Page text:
YPF stocks rebounded at least 14% Thursday afternoon after Argentina’s president stopped short of announcing a partial or complete government takeover of the Repsol-controlled oil company in her opening address to Congress.
Cristina Fernandez de Kirchner, who has put intense pressure on oil companies to ramp up investments in the country, echoed her prior refrains urging further foreign investment and decried the company’s declining domestic production.
"We will take all measures necessary to provide fuel to all Argentines," she said.
A Repsol spokesman did not immediately respond to a request for comment by Upstream on her remarks.
Business newspaper Ambito Financiero on Wednedsay had anticipated an announcement was "imminent" towards greater control of the company, which it had described as "in crisis". Repsol chairman Antonio Brufau was in Buenos Aires Wednesday for a series of meetings with government officials.
Investors have been keen to tease out whether government discussion of a takeover -- first put forth several weeks ago by the Pagina 12 newspaper -- was merely sabre-rattling or more serious.
The talk has come on top of other forms of pressure on oil companies, particuarly YPF, including suspension of tax breaks and new restrictions on export revenue.
The stakes are particularly high for YPF, which recently announced an eye-popping 23 billion barrels of potentially recoverable oil and gas in the Vaca Muerta shale play, reserves it believes will take $25 billion to develop over the next decade.
Additional signs of the tension easing appeared Thursday morning, with Bloomberg reporting that Spain and Argentina put together a working group to ‘resolve their differences’ over YPF.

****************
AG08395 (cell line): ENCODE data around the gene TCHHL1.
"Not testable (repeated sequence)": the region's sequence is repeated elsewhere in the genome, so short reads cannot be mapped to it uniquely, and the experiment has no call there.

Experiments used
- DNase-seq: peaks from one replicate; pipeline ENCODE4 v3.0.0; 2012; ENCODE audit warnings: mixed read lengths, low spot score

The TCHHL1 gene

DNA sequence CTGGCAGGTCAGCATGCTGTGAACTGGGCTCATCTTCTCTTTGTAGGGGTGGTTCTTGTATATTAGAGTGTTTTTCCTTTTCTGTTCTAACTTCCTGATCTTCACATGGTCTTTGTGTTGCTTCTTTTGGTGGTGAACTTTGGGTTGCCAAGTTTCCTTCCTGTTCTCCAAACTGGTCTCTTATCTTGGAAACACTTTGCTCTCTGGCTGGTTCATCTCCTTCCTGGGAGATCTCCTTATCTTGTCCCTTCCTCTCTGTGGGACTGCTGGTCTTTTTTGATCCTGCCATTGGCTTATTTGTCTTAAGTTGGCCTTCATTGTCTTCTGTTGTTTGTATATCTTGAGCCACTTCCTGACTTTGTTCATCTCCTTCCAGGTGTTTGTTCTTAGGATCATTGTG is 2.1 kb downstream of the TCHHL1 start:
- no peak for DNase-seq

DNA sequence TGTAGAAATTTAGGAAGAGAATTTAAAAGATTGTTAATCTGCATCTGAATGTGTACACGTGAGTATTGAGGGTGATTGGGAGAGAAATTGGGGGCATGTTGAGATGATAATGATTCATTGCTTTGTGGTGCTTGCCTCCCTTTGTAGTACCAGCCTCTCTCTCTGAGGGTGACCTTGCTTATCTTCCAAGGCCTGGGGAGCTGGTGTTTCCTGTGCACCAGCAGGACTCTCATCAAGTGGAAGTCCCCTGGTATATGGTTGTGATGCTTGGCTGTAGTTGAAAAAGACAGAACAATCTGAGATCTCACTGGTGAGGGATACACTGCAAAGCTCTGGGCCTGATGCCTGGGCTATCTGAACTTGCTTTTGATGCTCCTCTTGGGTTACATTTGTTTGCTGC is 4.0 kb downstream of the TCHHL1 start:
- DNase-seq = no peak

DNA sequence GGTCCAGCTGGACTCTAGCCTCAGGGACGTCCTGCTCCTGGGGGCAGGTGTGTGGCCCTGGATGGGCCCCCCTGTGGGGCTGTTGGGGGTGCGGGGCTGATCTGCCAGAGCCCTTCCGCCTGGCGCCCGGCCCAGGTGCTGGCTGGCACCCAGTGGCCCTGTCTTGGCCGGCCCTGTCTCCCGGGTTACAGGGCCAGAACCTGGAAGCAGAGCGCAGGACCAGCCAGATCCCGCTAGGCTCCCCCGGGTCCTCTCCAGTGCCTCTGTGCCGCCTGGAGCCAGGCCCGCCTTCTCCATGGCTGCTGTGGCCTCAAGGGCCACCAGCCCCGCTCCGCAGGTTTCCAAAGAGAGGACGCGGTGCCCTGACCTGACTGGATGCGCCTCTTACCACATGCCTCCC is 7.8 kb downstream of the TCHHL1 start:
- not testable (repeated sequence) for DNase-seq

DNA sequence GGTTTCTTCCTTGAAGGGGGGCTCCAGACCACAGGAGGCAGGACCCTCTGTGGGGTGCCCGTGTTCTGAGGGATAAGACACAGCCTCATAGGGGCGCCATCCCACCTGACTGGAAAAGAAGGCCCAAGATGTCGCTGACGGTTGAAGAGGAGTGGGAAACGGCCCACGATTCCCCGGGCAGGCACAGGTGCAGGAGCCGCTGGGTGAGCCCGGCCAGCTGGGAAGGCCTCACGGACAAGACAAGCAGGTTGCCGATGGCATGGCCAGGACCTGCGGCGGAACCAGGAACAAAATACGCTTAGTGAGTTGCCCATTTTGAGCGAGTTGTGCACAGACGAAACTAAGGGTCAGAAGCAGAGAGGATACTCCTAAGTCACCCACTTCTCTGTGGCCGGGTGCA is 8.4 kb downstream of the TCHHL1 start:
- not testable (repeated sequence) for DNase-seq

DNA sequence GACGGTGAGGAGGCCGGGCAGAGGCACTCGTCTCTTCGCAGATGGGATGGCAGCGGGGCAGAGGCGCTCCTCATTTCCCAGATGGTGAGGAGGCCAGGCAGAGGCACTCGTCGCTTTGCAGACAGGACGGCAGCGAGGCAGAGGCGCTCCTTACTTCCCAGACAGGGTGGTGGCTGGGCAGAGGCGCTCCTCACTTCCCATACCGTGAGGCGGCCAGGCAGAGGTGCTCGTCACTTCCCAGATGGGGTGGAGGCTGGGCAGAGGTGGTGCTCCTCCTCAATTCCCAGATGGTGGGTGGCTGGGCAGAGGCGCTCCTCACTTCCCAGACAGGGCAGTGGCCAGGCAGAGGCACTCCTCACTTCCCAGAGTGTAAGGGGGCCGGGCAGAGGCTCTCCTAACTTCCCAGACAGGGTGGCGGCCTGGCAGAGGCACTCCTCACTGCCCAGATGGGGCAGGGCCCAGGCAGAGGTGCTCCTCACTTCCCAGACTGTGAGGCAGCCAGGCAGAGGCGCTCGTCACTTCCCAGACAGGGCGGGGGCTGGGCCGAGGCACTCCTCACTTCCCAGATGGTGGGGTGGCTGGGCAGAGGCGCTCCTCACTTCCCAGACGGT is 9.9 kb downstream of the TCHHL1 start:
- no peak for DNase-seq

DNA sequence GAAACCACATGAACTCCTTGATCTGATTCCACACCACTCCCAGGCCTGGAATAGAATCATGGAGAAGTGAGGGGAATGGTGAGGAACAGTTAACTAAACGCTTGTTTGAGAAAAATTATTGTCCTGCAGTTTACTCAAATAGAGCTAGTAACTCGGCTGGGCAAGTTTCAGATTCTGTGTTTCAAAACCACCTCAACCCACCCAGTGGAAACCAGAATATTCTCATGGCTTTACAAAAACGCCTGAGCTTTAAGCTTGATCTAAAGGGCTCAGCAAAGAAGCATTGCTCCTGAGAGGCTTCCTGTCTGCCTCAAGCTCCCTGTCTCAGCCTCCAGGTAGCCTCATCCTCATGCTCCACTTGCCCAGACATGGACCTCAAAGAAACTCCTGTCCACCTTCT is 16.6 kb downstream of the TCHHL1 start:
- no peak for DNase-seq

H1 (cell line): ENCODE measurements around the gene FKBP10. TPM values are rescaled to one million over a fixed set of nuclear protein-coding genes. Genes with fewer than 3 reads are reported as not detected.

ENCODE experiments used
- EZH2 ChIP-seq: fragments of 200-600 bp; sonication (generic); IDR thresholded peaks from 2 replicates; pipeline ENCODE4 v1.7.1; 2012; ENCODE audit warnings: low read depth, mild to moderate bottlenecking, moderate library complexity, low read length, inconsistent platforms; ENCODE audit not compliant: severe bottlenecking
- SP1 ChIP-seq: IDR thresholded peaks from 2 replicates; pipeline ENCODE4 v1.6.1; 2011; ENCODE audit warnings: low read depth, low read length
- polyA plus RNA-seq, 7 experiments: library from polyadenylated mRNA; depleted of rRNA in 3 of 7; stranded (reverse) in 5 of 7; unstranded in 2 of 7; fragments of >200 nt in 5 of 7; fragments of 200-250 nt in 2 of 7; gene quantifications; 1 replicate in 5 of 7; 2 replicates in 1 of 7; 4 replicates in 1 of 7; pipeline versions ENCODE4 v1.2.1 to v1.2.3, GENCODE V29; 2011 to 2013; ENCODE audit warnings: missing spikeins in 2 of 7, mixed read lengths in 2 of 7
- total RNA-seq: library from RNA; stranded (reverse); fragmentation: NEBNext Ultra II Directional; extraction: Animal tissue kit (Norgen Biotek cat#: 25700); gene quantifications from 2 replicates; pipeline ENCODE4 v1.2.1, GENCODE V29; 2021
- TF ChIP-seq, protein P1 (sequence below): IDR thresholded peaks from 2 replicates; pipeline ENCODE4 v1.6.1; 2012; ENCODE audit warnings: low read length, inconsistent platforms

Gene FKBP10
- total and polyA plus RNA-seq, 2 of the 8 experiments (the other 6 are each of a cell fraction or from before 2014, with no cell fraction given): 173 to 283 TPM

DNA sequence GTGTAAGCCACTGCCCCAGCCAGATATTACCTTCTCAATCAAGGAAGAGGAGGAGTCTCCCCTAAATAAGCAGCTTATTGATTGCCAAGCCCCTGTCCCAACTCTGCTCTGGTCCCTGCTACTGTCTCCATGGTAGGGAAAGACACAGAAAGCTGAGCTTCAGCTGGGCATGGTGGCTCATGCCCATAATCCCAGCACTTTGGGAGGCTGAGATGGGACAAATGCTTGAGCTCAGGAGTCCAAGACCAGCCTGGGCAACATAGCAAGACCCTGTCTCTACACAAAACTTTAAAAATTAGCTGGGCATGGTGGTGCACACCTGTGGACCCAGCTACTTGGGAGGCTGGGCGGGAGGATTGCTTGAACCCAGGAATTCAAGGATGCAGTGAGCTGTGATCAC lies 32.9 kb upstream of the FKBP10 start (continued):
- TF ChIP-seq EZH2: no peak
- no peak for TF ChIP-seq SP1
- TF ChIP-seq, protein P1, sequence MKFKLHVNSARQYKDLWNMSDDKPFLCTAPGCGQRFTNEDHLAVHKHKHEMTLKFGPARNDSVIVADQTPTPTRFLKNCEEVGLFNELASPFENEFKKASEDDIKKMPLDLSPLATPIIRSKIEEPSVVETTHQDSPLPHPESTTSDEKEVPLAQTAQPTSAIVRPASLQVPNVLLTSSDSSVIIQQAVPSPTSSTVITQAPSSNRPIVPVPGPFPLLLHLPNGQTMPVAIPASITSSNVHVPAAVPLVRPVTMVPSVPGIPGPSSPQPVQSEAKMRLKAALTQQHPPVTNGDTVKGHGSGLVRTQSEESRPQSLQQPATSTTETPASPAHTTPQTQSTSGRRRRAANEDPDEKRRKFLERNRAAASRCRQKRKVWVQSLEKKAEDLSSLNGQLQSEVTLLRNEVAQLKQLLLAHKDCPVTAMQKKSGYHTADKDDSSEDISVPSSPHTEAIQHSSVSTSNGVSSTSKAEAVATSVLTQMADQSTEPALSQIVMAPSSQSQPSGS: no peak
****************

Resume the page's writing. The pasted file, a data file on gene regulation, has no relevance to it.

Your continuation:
“Whatever difference there is we can deal with it through meetings,” Spanish industry minister Jose Manuel Soria told reporters in Madrid, according to the news wire.
In a note, Tudor Pickering Holt said the move – which it still considers unlikely and a “broken record” political point -- would not necessarily be disastrous for shareholders.
“We believe that even with nationalisation shareholders will likely get more than (the) current price,” the company wrote, adding that it "would be economic suicide for Argentina to simply seize the assets but unfortunately its politicians seem to lack any economic sense.”
Still, reporter Carlos Burgueno wrote in the Buenos Aires Herald newspaper that YPF could be in the government’s reach. With a market capitalisation of under $10 billion, the government has the means to muster $5 billion to capture a majority stake.
“What remains is for the government to formally send a draft bill to Congress that is already on the desk of President Cristina Fernández de Kirchner and that would allow the Executive to purchase shares of private companies to gain the majority stake, something that is now legally barred,” Burgueno wrote.
At present, Repsol has a 58.23% stake in the company, the Eskenazi family has a 25.4% stake and the remainder, 16.3% are listed on trading exchanges and under private ownership, so the government would need to negotiate with Repsol over the shares, Burgueno said.
“The problem, therefore, remains how to obtain the millions of dollars required to start investing in the oilfields that would be taken from the company,” Burgueno wrote. “In this regard, some Kirchnerite politicians propose to dust down the long-standing friendship with Venezuela’s Hugo Chávez and form an association with PDVSA, allowing the latter to enter the local market. Plan B is Petrobras.”